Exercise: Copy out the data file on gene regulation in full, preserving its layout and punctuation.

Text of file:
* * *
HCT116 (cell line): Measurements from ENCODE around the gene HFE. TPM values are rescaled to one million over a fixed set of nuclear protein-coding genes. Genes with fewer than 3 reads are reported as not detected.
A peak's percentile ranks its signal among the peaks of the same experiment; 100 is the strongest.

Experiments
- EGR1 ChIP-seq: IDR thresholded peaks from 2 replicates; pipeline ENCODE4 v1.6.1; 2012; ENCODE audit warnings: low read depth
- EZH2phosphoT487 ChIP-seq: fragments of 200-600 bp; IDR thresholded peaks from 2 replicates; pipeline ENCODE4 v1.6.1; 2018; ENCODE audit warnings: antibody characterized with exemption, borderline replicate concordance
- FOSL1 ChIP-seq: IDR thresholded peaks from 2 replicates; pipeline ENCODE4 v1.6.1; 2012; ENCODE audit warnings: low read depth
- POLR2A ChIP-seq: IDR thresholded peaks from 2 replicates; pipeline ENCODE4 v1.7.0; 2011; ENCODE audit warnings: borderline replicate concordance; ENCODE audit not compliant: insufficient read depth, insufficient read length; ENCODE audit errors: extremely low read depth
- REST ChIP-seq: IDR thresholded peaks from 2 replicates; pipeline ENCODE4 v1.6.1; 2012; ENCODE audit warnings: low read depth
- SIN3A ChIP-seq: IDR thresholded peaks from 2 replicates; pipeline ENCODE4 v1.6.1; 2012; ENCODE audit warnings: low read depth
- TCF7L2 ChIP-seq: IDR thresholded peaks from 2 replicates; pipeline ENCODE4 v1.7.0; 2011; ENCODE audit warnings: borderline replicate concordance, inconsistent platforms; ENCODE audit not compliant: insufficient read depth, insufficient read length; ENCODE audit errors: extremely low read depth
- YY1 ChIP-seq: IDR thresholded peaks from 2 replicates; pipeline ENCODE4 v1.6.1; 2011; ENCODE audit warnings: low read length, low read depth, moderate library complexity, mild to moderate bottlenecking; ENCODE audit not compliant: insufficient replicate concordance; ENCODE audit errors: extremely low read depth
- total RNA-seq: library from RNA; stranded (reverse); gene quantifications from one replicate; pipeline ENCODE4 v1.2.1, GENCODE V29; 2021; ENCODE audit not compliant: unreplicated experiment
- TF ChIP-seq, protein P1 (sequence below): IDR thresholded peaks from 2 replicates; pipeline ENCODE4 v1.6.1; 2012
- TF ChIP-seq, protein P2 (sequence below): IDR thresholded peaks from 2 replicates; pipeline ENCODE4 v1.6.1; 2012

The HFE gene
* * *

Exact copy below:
HCT116 (cell line): Measurements from ENCODE around the gene HFE. TPM values are rescaled to one million over a fixed set of nuclear protein-coding genes. Genes with fewer than 3 reads are reported as not detected.
A peak's percentile ranks its signal among the peaks of the same experiment; 100 is the strongest.

Experiments
- EGR1 ChIP-seq: IDR thresholded peaks from 2 replicates; pipeline ENCODE4 v1.6.1; 2012; ENCODE audit warnings: low read depth
- EZH2phosphoT487 ChIP-seq: fragments of 200-600 bp; IDR thresholded peaks from 2 replicates; pipeline ENCODE4 v1.6.1; 2018; ENCODE audit warnings: antibody characterized with exemption, borderline replicate concordance
- FOSL1 ChIP-seq: IDR thresholded peaks from 2 replicates; pipeline ENCODE4 v1.6.1; 2012; ENCODE audit warnings: low read depth
- POLR2A ChIP-seq: IDR thresholded peaks from 2 replicates; pipeline ENCODE4 v1.7.0; 2011; ENCODE audit warnings: borderline replicate concordance; ENCODE audit not compliant: insufficient read depth, insufficient read length; ENCODE audit errors: extremely low read depth
- REST ChIP-seq: IDR thresholded peaks from 2 replicates; pipeline ENCODE4 v1.6.1; 2012; ENCODE audit warnings: low read depth
- SIN3A ChIP-seq: IDR thresholded peaks from 2 replicates; pipeline ENCODE4 v1.6.1; 2012; ENCODE audit warnings: low read depth
- TCF7L2 ChIP-seq: IDR thresholded peaks from 2 replicates; pipeline ENCODE4 v1.7.0; 2011; ENCODE audit warnings: borderline replicate concordance, inconsistent platforms; ENCODE audit not compliant: insufficient read depth, insufficient read length; ENCODE audit errors: extremely low read depth
- YY1 ChIP-seq: IDR thresholded peaks from 2 replicates; pipeline ENCODE4 v1.6.1; 2011; ENCODE audit warnings: low read length, low read depth, moderate library complexity, mild to moderate bottlenecking; ENCODE audit not compliant: insufficient replicate concordance; ENCODE audit errors: extremely low read depth
- total RNA-seq: library from RNA; stranded (reverse); gene quantifications from one replicate; pipeline ENCODE4 v1.2.1, GENCODE V29; 2021; ENCODE audit not compliant: unreplicated experiment
- TF ChIP-seq, protein P1 (sequence below): IDR thresholded peaks from 2 replicates; pipeline ENCODE4 v1.6.1; 2012
- TF ChIP-seq, protein P2 (sequence below): IDR thresholded peaks from 2 replicates; pipeline ENCODE4 v1.6.1; 2012

The HFE gene